When it’s over, we all flip our points and count the numbers. I comment that it looks like Fraley ran away with it. His response was “I feel pretty good about it.” We break it down by trade points, building values, and bonus points from the large buildings.

the world in black and white

Huh. I guess I won.

Once it was done, Fraley and I had this stunned expression, as we both checked the points again. And again.  Fraley was close. If one were to point out the deficiency, you could just look at the points from goods shipping. I lost sight of that mid-game, and just tried to push as much as I could.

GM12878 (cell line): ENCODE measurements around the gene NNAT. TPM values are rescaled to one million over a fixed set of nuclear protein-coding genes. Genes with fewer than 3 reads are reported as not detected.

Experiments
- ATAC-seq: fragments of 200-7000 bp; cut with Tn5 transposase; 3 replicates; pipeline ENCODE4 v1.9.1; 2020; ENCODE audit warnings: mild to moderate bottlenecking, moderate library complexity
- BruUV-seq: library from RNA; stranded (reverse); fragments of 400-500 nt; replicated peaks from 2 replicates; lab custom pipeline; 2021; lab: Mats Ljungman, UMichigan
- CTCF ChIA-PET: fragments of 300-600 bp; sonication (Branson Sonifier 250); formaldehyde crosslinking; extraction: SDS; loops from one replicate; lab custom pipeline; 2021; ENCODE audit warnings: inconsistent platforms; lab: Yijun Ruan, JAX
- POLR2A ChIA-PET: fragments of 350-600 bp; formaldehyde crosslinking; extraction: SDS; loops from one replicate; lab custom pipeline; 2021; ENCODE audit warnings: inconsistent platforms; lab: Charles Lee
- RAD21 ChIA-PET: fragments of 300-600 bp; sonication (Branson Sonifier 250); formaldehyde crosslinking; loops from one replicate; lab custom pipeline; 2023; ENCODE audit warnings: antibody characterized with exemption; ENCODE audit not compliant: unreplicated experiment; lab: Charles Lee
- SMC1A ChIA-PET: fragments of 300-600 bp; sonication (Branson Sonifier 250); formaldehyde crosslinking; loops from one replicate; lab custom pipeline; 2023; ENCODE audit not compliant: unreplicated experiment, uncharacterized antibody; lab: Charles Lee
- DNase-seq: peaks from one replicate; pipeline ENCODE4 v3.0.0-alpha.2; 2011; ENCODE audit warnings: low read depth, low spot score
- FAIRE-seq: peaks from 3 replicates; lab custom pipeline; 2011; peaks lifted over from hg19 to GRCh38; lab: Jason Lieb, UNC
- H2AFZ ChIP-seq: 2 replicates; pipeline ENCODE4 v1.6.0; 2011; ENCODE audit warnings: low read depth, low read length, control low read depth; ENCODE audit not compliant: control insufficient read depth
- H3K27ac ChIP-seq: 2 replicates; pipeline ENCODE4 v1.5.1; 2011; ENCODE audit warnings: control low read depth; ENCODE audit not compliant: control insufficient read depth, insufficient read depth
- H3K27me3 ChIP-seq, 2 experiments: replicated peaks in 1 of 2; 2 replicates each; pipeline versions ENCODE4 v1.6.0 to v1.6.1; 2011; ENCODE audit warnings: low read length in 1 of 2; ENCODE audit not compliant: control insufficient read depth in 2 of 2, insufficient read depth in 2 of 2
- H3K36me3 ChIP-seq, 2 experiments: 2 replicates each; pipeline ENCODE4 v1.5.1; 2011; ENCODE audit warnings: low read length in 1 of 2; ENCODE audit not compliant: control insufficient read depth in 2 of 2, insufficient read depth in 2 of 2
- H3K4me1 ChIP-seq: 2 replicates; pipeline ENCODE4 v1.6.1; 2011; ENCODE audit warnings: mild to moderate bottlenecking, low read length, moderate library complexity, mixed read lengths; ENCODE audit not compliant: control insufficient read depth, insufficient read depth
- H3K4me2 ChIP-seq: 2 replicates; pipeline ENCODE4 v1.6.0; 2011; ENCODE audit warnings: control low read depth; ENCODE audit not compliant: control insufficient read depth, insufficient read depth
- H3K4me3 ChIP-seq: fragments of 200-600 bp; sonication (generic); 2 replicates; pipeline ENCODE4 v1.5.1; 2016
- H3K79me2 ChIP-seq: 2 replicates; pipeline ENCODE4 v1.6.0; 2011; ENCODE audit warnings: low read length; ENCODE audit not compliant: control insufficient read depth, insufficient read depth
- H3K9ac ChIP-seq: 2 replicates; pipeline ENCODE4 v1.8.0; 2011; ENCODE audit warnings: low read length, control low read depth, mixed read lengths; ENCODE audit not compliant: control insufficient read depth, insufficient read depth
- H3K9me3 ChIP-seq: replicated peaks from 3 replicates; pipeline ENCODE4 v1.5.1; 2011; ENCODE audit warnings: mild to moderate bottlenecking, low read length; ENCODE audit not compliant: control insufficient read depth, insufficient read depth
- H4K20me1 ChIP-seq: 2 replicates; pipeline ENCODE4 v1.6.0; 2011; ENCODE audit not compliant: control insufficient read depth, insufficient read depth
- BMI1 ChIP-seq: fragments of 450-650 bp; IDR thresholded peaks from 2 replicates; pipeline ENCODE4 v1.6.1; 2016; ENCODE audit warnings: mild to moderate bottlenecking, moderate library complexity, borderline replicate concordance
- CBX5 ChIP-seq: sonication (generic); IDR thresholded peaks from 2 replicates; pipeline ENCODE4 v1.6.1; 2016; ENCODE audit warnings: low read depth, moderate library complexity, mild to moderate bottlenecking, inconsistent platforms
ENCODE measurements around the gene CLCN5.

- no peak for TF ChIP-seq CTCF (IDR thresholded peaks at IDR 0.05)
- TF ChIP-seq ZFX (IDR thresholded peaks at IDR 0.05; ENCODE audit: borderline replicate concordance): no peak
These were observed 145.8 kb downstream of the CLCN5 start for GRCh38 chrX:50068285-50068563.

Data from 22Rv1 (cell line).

Eurogames like Puerto Rico pride themselves on the lack of random influence. All information is public, actions are chosen and shared by players, and everyone has access to the same material, starting plantations aside. When you win, it’s all based on your skill as a player and your ability to read the situation and adapt to the developments of the game, while following a strong strategy. Had I followed and processed everything in the game I would’ve known how it was shaping up. But the feeling of surprise at the end, and the rush of the thrill of victory after everyone had left, are the reason I love gaming so much.

Ignorance may be bliss, but the reveal can be a pretty sweet plum too.